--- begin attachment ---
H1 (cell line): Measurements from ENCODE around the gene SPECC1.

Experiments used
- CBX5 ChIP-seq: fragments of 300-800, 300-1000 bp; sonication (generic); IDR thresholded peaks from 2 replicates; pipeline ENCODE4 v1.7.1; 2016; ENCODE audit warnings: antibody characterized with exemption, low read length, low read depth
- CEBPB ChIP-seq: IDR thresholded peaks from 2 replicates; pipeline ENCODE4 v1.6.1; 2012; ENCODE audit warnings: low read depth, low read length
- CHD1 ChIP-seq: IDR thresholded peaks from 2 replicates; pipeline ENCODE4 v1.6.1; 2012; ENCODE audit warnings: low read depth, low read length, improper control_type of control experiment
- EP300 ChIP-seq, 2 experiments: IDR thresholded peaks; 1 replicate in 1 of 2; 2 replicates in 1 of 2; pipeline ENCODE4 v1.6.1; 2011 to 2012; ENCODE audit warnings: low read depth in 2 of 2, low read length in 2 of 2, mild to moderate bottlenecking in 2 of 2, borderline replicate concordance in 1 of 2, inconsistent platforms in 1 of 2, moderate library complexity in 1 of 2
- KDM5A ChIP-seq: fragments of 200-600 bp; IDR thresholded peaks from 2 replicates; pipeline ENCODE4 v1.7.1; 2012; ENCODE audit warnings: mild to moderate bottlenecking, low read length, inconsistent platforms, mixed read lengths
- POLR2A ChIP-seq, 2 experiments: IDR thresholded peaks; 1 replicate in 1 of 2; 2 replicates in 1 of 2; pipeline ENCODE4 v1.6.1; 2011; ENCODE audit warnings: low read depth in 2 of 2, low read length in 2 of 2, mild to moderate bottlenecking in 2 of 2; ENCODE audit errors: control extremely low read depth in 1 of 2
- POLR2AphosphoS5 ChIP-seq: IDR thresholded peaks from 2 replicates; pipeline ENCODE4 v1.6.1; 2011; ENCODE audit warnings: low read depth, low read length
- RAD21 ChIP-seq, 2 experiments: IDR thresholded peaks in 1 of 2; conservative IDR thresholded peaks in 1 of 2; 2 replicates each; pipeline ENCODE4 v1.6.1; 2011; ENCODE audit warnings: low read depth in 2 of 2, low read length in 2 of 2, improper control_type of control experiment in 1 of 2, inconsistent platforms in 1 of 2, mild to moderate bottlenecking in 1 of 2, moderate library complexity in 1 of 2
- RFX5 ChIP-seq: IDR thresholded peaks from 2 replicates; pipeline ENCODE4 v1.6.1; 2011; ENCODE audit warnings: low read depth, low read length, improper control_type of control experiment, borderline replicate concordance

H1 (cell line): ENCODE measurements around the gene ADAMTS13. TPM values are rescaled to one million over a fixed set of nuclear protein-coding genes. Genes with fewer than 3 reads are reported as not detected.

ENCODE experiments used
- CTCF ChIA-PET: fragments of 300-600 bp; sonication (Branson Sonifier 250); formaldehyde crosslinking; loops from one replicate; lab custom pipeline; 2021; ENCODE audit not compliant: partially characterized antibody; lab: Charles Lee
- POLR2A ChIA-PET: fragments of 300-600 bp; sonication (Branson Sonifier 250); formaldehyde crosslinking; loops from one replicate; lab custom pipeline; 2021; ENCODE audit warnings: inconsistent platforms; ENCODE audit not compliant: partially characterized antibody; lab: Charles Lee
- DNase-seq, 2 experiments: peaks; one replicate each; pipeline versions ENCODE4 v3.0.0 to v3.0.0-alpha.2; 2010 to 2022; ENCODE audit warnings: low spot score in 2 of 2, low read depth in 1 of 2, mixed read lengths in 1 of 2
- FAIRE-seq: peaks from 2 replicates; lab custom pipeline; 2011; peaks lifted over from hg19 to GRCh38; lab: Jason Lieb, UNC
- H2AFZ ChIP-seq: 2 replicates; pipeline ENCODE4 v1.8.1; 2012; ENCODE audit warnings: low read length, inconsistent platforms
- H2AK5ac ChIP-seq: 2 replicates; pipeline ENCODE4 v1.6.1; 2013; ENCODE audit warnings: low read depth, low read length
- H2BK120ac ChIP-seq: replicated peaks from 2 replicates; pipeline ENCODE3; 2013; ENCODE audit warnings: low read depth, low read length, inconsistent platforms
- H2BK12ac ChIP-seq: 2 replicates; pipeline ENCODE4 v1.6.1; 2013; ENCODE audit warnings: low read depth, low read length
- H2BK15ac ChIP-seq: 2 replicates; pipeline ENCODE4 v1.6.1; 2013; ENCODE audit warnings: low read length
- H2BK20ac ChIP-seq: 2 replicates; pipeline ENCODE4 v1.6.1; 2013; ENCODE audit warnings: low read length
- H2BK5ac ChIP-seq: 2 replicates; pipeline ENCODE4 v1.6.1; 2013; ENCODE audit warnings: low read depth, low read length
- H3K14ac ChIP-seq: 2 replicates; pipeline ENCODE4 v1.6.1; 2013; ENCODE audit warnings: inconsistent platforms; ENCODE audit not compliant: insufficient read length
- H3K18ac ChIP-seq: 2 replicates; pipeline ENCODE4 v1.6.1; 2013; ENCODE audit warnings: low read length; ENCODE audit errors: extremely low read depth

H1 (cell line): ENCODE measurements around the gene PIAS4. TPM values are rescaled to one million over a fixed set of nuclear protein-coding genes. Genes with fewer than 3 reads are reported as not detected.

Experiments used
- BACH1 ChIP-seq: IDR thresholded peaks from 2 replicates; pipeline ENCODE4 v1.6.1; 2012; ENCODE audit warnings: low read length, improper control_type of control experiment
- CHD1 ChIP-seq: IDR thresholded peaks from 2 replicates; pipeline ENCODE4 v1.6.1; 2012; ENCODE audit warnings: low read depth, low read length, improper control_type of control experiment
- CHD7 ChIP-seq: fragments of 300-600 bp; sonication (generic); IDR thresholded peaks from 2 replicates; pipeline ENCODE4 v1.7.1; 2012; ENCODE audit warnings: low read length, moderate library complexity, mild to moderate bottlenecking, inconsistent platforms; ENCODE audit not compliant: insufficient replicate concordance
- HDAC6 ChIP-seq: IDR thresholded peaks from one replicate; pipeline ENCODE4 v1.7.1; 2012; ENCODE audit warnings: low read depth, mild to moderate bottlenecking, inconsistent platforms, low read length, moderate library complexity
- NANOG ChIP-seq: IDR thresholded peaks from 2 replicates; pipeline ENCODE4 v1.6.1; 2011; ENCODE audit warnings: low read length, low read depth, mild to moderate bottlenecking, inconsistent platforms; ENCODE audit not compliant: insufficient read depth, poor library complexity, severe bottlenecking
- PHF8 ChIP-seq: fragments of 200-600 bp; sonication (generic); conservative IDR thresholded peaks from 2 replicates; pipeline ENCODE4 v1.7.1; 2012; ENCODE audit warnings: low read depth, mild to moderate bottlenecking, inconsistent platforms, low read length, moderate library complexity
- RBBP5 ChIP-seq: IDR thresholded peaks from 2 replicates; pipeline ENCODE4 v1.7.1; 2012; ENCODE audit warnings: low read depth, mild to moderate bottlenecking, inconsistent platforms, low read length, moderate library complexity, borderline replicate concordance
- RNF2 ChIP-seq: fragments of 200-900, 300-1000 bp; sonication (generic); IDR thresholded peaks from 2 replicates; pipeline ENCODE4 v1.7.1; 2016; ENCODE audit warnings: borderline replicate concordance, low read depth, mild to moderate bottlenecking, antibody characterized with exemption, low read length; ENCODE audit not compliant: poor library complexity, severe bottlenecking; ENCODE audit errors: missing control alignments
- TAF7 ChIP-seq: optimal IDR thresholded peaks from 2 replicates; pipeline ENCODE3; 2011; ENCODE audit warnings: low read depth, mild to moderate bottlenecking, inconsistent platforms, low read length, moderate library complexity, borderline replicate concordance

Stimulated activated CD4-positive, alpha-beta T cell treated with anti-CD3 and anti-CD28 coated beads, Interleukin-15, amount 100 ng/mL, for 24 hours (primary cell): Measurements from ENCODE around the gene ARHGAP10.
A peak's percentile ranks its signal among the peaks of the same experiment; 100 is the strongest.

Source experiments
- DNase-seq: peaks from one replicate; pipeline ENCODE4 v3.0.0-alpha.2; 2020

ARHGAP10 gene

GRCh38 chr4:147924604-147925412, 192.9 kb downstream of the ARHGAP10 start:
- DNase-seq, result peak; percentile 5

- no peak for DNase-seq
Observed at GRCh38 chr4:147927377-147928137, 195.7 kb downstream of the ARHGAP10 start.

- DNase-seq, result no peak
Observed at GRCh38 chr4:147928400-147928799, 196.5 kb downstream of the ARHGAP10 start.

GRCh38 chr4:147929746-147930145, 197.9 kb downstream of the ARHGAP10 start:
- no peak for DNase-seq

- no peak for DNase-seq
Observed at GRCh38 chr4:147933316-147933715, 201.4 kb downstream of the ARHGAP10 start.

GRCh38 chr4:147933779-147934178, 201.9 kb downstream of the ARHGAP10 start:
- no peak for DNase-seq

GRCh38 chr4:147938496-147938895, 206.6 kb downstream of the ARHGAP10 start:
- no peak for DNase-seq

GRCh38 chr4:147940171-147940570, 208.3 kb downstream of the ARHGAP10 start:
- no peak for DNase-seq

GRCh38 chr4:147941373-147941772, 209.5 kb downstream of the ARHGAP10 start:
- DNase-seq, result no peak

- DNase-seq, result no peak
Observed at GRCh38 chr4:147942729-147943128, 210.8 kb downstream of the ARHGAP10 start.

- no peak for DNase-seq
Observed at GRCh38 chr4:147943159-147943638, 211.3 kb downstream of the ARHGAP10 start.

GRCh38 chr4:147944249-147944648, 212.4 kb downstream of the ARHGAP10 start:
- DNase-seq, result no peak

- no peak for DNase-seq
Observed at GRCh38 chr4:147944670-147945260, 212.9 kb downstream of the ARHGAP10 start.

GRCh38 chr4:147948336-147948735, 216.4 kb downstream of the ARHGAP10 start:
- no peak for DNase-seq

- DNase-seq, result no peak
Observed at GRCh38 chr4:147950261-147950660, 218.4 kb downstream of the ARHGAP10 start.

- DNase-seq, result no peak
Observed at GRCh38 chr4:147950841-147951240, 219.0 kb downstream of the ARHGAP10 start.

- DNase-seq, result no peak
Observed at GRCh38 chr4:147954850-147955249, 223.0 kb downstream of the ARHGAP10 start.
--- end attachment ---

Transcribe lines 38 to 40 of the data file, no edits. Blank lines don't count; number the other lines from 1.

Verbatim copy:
Stimulated activated CD4-positive, alpha-beta T cell treated with anti-CD3 and anti-CD28 coated beads, Interleukin-15, amount 100 ng/mL, for 24 hours (primary cell): Measurements from ENCODE around the gene ARHGAP10.
A peak's percentile ranks its signal among the peaks of the same experiment; 100 is the strongest.

Source experiments